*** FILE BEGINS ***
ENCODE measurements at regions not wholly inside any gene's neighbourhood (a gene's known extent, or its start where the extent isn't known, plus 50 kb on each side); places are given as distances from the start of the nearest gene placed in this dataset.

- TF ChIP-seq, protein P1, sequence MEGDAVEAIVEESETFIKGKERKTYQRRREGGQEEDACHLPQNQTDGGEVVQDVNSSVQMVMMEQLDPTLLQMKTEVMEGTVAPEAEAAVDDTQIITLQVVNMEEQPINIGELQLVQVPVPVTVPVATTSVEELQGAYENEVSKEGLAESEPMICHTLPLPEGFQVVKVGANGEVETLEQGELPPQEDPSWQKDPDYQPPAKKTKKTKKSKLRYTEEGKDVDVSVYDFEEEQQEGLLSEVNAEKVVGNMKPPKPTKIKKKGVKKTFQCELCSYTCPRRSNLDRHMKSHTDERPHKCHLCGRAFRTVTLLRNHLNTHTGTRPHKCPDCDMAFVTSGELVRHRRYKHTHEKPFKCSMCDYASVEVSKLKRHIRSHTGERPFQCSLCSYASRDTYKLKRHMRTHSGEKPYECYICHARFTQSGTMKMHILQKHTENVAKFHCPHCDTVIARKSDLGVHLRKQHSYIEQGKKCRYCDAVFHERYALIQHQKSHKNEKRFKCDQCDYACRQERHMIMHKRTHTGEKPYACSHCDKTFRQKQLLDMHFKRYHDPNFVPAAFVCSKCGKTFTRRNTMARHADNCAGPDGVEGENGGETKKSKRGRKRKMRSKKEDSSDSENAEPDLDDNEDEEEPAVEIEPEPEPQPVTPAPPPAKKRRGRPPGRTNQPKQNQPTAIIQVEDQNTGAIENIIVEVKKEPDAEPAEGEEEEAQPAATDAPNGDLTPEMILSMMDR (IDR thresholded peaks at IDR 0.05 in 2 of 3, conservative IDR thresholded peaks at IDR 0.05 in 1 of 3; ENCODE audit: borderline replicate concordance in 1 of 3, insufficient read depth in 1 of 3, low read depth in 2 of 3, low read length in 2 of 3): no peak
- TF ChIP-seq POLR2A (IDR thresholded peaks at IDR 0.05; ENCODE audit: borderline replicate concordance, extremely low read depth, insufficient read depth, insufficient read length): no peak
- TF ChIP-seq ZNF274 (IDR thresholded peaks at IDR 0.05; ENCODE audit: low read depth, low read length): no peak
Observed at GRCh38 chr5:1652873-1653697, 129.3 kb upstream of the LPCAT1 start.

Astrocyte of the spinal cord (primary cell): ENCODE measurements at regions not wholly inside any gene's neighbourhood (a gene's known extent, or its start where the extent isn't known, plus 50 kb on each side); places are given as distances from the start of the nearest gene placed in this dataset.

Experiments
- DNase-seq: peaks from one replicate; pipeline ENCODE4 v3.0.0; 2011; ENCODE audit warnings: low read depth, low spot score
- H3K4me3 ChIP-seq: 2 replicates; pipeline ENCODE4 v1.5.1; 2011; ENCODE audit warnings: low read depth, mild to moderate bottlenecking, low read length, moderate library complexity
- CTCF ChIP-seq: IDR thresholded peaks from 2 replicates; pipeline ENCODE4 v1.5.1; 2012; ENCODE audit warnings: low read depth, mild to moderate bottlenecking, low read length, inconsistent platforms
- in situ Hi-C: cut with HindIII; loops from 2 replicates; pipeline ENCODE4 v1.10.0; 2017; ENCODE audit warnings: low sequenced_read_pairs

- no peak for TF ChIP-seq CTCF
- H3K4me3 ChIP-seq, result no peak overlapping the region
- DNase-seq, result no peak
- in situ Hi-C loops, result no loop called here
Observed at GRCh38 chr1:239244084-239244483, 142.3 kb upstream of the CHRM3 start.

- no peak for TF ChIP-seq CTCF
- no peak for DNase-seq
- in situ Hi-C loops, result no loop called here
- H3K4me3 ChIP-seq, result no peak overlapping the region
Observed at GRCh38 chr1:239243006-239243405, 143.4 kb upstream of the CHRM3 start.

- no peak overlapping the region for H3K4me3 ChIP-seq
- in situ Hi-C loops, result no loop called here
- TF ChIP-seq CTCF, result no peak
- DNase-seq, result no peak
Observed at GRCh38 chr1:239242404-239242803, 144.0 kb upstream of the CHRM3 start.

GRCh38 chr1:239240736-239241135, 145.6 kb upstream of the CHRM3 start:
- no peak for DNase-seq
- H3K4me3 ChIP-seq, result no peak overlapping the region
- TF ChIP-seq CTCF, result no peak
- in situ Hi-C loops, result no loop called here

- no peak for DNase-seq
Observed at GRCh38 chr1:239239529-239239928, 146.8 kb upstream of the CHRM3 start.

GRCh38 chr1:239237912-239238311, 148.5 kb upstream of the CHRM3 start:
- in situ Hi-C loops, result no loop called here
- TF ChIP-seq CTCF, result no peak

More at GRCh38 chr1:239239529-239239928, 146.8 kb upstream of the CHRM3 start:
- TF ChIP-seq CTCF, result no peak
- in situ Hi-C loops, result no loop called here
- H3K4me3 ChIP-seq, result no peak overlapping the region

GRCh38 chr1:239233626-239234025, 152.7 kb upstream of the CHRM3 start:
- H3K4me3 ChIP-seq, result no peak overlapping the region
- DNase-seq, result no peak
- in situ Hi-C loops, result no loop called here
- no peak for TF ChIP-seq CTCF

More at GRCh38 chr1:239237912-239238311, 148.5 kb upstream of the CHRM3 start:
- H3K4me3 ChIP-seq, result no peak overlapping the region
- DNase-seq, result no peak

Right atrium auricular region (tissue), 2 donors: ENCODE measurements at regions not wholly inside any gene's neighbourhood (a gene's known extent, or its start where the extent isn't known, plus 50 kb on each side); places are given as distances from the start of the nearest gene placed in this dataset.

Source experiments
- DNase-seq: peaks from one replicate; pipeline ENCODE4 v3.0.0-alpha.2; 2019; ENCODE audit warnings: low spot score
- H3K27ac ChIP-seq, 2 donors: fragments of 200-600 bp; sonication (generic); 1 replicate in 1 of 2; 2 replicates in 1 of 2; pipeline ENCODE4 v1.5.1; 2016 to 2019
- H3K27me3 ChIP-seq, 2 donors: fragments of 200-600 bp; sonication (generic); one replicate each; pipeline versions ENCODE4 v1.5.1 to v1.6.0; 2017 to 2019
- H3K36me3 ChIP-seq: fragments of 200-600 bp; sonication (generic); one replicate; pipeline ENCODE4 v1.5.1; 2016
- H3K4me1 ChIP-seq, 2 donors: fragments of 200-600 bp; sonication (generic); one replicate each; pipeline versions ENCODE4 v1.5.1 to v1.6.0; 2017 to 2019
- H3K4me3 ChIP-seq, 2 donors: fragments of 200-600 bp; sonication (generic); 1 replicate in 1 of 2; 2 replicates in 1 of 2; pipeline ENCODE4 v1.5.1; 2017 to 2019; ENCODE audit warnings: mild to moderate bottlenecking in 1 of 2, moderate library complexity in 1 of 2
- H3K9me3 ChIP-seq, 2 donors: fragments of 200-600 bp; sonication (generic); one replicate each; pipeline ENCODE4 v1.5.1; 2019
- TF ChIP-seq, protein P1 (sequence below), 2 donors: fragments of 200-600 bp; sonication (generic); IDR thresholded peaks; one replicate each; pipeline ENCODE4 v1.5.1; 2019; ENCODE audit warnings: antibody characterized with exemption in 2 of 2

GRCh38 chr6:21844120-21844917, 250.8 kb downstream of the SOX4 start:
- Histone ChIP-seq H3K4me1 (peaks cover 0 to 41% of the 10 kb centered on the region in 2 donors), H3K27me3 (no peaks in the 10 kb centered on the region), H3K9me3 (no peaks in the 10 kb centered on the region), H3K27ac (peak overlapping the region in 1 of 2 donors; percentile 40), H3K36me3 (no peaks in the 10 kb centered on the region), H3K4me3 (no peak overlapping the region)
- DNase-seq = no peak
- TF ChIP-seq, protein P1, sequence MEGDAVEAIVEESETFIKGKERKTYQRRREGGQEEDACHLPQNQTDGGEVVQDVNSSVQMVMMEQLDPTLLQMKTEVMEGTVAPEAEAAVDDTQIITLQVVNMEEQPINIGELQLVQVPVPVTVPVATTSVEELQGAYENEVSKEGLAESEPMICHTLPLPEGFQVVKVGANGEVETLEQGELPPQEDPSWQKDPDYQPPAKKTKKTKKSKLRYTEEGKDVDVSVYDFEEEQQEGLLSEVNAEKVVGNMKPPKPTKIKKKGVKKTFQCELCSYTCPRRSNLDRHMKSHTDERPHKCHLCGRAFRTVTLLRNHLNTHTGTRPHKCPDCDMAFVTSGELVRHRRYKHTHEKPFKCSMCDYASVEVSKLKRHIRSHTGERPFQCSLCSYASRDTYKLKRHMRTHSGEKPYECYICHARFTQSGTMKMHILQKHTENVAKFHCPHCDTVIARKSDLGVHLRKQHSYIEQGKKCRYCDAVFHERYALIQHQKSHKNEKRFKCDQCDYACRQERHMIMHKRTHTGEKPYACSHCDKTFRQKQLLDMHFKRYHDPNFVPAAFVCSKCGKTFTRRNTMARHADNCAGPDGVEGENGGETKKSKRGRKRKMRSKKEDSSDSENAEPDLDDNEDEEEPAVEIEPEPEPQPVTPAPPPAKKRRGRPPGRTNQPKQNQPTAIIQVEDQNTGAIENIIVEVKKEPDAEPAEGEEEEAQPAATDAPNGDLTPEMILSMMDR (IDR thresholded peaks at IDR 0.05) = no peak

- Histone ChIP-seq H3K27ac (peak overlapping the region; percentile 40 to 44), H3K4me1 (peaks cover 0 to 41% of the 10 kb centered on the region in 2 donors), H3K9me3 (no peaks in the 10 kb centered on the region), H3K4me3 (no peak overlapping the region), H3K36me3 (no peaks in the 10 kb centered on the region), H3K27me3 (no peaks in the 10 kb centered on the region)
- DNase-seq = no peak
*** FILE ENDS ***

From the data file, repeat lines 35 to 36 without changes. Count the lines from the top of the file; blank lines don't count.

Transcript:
- in situ Hi-C loops, result no loop called here
- TF ChIP-seq CTCF, result no peak